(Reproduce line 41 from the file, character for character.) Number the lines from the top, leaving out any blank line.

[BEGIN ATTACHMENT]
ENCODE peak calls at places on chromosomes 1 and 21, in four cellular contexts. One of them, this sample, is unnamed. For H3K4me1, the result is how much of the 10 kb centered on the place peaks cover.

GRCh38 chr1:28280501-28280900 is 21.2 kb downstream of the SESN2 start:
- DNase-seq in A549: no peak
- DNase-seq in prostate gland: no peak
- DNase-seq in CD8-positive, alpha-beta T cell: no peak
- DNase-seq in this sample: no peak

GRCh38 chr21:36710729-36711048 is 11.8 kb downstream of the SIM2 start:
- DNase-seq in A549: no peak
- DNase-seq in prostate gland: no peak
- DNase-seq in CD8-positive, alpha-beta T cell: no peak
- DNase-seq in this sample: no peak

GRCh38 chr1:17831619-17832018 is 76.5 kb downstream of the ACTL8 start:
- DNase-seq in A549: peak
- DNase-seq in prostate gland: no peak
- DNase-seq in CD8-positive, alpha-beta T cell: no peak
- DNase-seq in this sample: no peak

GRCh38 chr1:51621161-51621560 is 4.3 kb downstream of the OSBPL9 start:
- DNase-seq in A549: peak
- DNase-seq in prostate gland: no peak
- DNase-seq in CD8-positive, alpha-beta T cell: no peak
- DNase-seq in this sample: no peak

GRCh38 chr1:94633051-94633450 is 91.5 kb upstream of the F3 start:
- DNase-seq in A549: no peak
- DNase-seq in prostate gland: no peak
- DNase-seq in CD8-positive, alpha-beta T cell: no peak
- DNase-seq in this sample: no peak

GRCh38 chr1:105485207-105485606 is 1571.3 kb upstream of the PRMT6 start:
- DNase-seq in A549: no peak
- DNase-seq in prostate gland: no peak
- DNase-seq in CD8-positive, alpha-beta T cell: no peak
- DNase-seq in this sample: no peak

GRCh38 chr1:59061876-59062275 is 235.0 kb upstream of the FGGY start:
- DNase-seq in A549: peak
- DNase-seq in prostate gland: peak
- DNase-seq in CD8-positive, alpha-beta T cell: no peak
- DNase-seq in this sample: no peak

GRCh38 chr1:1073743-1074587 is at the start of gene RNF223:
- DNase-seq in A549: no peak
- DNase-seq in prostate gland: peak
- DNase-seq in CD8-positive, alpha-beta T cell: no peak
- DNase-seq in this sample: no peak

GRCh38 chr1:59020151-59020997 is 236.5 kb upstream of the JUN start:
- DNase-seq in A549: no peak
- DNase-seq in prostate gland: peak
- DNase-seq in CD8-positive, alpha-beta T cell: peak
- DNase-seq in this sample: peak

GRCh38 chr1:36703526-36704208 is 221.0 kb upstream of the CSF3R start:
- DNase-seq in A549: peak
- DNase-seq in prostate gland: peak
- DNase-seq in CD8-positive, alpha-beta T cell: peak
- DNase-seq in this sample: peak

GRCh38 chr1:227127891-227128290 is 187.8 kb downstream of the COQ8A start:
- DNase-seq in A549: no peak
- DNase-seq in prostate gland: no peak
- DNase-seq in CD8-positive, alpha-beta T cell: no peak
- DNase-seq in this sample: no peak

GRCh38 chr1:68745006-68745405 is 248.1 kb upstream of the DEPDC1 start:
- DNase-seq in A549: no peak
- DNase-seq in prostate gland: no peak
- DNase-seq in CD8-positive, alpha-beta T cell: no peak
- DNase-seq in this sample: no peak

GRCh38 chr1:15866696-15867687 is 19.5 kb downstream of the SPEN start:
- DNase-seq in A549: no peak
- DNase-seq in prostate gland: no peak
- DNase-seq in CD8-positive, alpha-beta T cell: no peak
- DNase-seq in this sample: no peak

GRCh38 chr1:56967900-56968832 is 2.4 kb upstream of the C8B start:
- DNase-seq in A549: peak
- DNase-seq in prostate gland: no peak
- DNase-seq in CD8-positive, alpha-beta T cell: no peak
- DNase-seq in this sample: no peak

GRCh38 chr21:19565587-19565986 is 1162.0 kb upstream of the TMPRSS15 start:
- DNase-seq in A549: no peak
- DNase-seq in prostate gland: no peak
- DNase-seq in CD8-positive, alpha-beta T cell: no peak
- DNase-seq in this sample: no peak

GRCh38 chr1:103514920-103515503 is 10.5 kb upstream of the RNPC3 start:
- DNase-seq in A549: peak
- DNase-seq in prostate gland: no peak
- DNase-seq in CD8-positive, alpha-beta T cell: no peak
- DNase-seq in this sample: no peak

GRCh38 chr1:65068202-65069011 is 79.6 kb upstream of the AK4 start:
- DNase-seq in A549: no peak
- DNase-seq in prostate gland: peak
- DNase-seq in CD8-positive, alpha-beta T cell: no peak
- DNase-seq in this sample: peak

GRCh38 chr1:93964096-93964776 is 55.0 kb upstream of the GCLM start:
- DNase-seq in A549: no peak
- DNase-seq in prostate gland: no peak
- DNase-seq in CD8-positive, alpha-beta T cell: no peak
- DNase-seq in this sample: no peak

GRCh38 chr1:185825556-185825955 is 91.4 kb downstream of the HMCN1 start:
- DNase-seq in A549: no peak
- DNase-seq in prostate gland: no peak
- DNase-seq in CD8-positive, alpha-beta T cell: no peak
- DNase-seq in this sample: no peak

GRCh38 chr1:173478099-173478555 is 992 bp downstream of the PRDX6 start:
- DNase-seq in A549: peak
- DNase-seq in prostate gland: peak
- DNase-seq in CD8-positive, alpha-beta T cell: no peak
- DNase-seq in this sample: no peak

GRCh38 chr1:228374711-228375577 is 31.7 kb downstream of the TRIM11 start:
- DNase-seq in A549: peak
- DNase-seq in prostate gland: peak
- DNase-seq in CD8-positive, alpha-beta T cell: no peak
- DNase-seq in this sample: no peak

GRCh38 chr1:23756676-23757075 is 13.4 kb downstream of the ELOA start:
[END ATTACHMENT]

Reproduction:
- DNase-seq in this sample: no peak